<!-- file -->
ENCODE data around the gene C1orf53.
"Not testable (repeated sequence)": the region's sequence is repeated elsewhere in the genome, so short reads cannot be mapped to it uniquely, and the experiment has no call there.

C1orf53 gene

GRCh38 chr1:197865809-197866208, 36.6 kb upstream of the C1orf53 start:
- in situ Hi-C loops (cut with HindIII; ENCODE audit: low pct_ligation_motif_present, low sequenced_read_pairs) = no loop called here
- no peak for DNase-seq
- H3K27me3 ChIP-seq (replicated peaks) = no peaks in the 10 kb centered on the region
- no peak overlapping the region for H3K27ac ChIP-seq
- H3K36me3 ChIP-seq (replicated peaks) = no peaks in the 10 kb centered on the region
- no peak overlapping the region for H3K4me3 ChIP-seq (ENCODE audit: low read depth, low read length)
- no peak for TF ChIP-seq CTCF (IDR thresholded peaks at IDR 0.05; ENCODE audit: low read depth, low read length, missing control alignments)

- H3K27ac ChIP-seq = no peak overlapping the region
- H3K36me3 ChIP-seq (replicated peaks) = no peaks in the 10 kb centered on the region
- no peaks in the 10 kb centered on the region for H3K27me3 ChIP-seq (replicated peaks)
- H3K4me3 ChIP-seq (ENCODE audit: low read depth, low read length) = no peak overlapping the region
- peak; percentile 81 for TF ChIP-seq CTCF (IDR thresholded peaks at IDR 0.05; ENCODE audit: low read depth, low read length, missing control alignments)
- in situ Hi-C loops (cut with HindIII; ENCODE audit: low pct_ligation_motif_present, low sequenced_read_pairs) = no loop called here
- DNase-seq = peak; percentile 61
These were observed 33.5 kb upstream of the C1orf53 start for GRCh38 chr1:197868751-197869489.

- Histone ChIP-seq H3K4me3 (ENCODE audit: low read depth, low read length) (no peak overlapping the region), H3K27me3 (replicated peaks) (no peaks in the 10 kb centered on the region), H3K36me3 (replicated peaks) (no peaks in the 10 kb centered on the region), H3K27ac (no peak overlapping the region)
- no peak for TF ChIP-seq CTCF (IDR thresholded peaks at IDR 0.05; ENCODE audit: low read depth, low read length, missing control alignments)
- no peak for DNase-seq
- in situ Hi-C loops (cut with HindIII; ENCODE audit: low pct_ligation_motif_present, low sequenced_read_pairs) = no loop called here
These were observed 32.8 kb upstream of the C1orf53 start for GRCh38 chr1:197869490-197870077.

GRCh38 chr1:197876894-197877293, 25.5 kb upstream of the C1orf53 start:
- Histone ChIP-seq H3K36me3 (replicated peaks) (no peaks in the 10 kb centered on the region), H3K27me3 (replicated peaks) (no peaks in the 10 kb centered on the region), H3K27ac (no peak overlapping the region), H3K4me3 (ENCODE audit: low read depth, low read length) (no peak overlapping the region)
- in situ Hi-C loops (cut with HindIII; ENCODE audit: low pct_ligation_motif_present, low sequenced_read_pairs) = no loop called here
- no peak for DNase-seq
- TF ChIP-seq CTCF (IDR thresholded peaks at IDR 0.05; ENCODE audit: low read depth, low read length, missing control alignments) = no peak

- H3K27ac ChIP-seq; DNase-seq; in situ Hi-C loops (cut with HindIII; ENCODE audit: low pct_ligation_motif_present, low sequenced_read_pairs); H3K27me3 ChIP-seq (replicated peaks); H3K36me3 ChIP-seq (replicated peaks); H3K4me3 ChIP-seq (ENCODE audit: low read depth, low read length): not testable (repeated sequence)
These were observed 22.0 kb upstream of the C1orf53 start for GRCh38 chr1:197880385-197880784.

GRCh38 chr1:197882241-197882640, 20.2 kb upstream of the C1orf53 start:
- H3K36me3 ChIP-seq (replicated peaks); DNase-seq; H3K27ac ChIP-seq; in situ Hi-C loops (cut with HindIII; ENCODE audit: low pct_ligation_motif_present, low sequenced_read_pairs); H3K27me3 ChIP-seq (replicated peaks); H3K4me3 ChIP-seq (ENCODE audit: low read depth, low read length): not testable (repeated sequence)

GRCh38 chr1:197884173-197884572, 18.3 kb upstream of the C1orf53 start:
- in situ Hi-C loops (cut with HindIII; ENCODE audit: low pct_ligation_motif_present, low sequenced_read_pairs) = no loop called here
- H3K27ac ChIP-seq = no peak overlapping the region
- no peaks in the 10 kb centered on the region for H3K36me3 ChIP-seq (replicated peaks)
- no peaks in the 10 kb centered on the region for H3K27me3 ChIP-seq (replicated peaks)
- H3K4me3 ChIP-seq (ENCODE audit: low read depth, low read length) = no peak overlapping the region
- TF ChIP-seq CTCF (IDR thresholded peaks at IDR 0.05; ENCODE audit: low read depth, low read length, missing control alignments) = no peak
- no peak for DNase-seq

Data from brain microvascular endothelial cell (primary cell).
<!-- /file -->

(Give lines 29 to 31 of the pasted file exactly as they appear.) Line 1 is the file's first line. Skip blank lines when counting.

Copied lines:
- TF ChIP-seq CTCF (IDR thresholded peaks at IDR 0.05; ENCODE audit: low read depth, low read length, missing control alignments) = no peak

- H3K27ac ChIP-seq; DNase-seq; in situ Hi-C loops (cut with HindIII; ENCODE audit: low pct_ligation_motif_present, low sequenced_read_pairs); H3K27me3 ChIP-seq (replicated peaks); H3K36me3 ChIP-seq (replicated peaks); H3K4me3 ChIP-seq (ENCODE audit: low read depth, low read length): not testable (repeated sequence)
These were observed 22.0 kb upstream of the C1orf53 start for GRCh38 chr1:197880385-197880784.